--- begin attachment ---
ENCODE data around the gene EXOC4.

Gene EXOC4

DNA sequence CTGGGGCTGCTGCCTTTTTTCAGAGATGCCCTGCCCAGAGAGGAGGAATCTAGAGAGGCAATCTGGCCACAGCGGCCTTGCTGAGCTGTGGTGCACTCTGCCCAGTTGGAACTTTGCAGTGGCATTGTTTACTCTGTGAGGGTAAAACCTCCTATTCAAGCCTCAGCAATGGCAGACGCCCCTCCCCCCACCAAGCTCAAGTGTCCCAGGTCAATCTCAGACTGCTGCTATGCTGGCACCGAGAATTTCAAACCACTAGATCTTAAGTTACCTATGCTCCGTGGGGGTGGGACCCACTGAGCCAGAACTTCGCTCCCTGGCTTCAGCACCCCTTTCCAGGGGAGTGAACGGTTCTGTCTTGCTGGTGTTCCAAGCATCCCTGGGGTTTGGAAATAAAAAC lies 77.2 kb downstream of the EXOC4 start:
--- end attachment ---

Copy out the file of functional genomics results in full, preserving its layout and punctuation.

ENCODE data around the gene EXOC4.

Gene EXOC4

DNA sequence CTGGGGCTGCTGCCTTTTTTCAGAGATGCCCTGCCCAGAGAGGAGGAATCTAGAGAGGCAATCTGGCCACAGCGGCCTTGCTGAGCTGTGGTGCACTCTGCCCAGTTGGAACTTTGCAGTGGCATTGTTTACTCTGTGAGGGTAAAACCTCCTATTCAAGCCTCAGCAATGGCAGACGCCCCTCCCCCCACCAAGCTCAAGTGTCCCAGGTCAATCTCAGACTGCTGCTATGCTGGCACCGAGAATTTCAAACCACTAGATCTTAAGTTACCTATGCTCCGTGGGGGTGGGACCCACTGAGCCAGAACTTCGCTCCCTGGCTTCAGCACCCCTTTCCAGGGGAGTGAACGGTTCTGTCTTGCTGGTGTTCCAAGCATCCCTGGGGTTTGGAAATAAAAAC lies 77.2 kb downstream of the EXOC4 start: